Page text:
Tag Archives: Education

Once a Teacher

A poster called Choose Your Own Adventure in Technology Land with four items: Making and Makerspaces, Hour of Code, Augmented, Virtual and Virtual Worlds, and Edutainment.
Choose Your Own Adventure in Technology Land poster

My twitter feed is filled with pictures of my K-12 teaching friends as they begin the year, eager to connect with their students. I am excited for them and, even after decades of being out of the middle school classroom, I always have a pang of regret that I took a different path in 2001.

That unconventional path has provided me with a variety of opportunities to work with educators across the country. But, I don’t necessarily think of that as teaching. I was engaging in professional development, which to my mind has a different quality than teaching. I have continued to teach, however, working with students in a formal setting where we have time to develop relationships, explore curriculum and create knowledge together.

This fall, I am teaching two courses, one for Old Dominion University and one for University of Richmond. Both are graduate courses related to instructional technology for a mostly K-12 educators. The two courses represent the ends of the spectrum in terms of how teaching and learning is done in higher education.

The Old Dominion course is designed for career switchers, people with degrees in other fields who wish to become teachers. It is always a wonderfully diverse mix of individuals as they come, in some cases, from all over the world. The course is completely online and asynchronous. But, we still create community using tools like Flip and Padlet to share and explore. I don’t have a lot of leeway with the content as the course is taught by multiple professors, but I am able to bring my own personality and practices to teaching online. But, it is a still a very different relationship than my face to face course.

At University of Richmond, I have taught School Technology each fall to students in the graduate education program for many years and it is most definitely MY course. Pre-COVID it was fully face to face with perhaps one virtual meeting to give them a flavor for learning online. I revisit the content and curriculum each year as well as the way I deliver the course. We have been almost completely online for the past years. This year, I am experimenting with a hybrid format that allows for us to connect as a whole group and then give students time for their own exploration and work.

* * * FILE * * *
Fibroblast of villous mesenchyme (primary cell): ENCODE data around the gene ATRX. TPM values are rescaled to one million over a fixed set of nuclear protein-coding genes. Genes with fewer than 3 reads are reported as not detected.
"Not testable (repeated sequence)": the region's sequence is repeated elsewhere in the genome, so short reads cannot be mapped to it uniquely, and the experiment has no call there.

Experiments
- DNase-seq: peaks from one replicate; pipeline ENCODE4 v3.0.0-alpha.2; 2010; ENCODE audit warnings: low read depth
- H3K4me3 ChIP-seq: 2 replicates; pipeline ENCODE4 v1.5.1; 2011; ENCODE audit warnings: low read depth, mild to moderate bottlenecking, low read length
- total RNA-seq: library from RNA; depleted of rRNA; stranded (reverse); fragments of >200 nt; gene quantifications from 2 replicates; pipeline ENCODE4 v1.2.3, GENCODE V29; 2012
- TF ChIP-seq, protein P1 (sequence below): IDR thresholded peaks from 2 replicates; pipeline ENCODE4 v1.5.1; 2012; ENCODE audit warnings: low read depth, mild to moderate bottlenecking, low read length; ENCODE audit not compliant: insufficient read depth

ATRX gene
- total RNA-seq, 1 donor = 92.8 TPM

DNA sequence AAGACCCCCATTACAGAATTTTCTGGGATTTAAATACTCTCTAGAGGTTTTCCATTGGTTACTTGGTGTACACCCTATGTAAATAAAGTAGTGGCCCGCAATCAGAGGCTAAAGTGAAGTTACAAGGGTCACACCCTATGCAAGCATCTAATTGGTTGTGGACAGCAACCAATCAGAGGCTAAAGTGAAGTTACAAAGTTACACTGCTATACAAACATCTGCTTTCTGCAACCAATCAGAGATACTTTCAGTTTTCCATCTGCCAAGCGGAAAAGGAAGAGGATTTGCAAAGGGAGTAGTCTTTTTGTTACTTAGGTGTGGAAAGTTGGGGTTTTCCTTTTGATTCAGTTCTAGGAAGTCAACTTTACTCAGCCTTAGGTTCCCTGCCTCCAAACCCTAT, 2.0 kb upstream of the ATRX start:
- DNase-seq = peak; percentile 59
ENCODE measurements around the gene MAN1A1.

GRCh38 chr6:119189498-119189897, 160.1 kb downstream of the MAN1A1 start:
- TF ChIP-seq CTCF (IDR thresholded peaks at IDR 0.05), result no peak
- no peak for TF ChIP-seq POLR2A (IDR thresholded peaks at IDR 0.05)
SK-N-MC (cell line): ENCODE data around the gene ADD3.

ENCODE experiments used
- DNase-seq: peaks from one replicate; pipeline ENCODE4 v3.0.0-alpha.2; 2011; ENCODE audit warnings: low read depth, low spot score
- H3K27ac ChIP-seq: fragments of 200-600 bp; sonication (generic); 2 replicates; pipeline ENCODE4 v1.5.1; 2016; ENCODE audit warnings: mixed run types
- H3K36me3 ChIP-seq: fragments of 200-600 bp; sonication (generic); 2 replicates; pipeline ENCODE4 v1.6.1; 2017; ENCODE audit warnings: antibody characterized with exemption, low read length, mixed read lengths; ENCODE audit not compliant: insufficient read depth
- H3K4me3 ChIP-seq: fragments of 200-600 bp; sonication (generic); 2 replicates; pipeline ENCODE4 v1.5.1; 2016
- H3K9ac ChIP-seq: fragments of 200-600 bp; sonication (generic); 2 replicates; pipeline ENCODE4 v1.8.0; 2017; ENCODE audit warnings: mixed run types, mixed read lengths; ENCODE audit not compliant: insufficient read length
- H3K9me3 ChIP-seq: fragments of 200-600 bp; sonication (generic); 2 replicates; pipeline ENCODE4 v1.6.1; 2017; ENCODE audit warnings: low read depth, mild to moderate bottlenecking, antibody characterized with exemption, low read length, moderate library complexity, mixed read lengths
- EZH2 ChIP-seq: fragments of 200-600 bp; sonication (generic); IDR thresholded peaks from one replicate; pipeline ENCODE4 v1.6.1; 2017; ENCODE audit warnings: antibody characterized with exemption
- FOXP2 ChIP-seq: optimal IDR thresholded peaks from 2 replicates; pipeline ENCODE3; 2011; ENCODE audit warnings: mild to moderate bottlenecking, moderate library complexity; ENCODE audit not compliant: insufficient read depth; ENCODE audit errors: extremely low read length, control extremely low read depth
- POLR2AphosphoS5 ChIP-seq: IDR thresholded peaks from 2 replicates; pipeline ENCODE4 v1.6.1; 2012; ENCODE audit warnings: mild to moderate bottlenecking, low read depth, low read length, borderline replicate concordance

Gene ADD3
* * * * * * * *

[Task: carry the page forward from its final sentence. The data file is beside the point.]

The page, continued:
Basically, I have front loaded the content into September. We work together on campus until fall break. Last year, I began using a textbook: the small but impactful volume, Closing the Gap: Digital Equity Strategies for the K-12 Classroom. I am continuing with that this year as the authors cover the big picture with the lens of equity that helps connect various topics in a useful way. They also provide a framework for students to consider their own problems of practice that lead to their final, individual projects, which they work on in November.

In between, October is given over to the students to explore on their own. I created a Choose Your Own Adventure activity that focuses on four different areas of ed tech that I don’t have time to cover in any depth. They learn a little about each one and then choose one to explore in more depth, with the goal considering how they might roll it out in their schools. A secondary objective is for them to think about how they use technology to research, reflect and report. What tools do they for curation? Collaboration? Communication?

We meet tonight for the first time and I am a little nervous, as always.

Begin Again

Solomon's Seal and Dragonflies
A favorite spot in my spring garden

This blog post is inspired by two people. Tim Stahmer has been blogging consistently since the early naughts. I’ve had blogs setup as long as he has, but I never got into the rhythm. But, like many of us, he found himself feeling unsettled in this era of the unknown and it impacted his writing, partly because he wasn’t sure what to say.

Jennifer Orr, meanwhile, has been giving us all a glimpse into the world of teachers right now. As always, her courage to share her deepest fears and griefs and joys inspires me.